The Koran contains over four thousand verses of enmity toward non-believers. Over 63% of the Koran instructs Muslims to hate and avoid any association with non-Muslims. It teaches that non-Muslims should be held in contempt, killed, beheaded, humiliated, raped, enslaved, converted, or forced to pay the jizya or dhimmi tax. Eighty-five percent of the Sira -- the biography of Mohammed, the ideal man or moral icon for Muslims -- has to do with his battles against kuffars, or non-believers. This is a far cry from "Jesus died for your sins." Islamic teachings laud and require lying and deception, "taquiya," to advance the "ummah," or Islamic community. While Jews and Christians honor the Golden Rule, turn the other cheek and practice tolerance and inclusiveness, Muslims learn how to fight the Dar al-Harb, the infidel world of war, and practice the artistry of duplicity not only with impunity, but also with the highest praises from their god...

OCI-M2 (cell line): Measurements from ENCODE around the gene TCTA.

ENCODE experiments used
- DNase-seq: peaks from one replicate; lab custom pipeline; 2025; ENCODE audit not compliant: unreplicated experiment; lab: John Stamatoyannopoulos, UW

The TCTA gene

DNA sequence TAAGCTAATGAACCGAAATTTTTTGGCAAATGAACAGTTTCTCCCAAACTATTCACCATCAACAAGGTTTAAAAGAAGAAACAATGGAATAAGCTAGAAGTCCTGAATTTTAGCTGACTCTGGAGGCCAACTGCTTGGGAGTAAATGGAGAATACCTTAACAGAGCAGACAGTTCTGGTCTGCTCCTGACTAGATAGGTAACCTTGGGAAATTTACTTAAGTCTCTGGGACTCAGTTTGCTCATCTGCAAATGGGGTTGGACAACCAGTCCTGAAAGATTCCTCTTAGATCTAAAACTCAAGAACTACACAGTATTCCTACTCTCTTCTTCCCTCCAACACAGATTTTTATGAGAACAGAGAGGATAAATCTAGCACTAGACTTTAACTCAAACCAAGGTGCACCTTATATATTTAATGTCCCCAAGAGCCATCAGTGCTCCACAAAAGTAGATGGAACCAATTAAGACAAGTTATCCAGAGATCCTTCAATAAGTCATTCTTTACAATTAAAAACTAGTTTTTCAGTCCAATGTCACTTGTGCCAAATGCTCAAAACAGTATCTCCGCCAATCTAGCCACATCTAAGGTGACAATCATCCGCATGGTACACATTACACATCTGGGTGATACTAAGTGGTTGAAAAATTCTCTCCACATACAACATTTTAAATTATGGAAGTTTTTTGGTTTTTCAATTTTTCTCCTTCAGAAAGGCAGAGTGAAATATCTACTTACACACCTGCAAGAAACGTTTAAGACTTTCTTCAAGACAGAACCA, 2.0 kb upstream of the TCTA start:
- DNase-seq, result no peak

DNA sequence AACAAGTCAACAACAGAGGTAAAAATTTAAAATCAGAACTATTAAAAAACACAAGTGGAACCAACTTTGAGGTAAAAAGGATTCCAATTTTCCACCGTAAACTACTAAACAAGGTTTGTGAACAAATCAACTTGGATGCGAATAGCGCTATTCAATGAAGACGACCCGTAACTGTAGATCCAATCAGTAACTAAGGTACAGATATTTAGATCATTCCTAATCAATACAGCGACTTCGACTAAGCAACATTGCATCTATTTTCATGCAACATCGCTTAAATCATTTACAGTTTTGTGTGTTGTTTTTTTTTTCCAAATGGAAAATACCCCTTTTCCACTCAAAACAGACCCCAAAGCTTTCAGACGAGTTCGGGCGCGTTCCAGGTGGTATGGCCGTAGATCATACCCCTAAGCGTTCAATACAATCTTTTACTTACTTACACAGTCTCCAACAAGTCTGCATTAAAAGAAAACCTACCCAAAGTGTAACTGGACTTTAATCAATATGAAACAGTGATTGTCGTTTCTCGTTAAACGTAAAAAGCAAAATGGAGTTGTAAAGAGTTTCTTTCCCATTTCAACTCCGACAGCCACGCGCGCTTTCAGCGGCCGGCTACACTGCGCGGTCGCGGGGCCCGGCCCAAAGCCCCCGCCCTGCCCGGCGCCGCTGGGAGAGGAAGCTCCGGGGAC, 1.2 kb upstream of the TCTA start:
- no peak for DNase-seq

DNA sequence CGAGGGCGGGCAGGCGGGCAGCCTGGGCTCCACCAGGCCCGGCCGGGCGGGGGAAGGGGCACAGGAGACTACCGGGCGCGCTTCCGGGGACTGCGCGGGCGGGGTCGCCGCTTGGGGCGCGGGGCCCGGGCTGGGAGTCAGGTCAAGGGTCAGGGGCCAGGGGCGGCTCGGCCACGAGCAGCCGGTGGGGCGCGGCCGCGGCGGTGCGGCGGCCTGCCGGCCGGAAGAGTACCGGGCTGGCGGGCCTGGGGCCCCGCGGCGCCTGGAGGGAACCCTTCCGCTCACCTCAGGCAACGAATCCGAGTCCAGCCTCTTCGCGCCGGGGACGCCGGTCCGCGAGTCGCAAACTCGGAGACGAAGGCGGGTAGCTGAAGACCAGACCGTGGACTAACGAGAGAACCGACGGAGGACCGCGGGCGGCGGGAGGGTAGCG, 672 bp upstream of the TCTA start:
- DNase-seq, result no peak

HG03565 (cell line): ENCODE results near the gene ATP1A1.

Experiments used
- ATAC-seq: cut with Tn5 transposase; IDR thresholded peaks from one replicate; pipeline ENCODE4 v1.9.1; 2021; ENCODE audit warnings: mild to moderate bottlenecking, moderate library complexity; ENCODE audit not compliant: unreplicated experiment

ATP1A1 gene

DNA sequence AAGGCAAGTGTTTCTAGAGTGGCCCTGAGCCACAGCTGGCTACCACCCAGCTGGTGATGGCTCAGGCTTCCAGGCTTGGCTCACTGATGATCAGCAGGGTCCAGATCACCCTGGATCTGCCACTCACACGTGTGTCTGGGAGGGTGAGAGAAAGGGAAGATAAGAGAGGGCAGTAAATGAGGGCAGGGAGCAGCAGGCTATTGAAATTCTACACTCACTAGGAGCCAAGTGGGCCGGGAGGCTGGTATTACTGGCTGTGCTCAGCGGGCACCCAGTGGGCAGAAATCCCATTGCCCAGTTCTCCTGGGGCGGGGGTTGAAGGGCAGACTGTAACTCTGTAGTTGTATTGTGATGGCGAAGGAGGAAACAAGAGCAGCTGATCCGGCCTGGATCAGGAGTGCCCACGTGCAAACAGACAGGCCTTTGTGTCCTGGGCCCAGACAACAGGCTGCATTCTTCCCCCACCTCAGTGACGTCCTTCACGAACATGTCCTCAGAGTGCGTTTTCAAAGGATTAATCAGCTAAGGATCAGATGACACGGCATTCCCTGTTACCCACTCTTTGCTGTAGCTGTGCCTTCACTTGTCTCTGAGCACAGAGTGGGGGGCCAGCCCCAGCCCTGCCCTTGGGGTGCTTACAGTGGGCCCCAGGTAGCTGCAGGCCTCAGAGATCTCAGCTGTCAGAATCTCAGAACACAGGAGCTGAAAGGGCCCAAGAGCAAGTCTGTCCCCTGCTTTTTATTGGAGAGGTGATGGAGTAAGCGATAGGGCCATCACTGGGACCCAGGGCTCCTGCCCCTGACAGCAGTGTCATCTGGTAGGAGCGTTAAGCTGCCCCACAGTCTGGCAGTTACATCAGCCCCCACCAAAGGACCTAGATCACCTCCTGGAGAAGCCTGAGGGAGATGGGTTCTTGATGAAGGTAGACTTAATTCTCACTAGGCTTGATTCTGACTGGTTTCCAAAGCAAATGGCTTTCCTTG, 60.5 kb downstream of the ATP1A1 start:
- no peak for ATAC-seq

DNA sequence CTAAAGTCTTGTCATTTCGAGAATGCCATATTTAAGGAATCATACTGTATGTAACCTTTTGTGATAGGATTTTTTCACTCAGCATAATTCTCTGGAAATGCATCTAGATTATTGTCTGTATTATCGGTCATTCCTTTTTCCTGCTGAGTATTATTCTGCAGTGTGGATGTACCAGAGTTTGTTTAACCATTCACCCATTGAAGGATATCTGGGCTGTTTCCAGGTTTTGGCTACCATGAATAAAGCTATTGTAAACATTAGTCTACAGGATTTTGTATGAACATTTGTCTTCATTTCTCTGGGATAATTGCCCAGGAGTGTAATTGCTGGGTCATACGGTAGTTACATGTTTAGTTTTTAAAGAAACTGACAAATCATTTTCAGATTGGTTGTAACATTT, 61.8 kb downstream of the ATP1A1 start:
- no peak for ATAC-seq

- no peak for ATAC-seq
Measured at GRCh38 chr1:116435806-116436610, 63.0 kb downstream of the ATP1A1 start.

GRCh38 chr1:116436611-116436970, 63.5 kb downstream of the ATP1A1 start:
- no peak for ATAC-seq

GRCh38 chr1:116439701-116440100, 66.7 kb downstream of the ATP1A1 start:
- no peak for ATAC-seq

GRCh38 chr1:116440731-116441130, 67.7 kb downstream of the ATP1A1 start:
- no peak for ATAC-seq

@redhands: If it were really to come into play for different versions, I would be interested in "mainstream" islam, which I think is pretty much limited to shiite and sunni. I'm guessing "mainstream" muslims would consider followers of babism to be infidels. It seems to me to have certain things in common with mormonism (which also had a persuasive founder who heaped a bunch of new nonsense upon old nonsense and is often considered by mainstream christians to not be "true" christianity). If I were not already familiar with christianity I'd be interested in more of a central message or overview, rather than specific doctrine of say, pentecostals vs. baptists. If I knew better, I'd probably look for a translation like the "Contemporary English Version" or the "Good News Translation." I would not care what spin the jehovah witnesses imparted to their translation. This is my goal for my selection of a koran translation.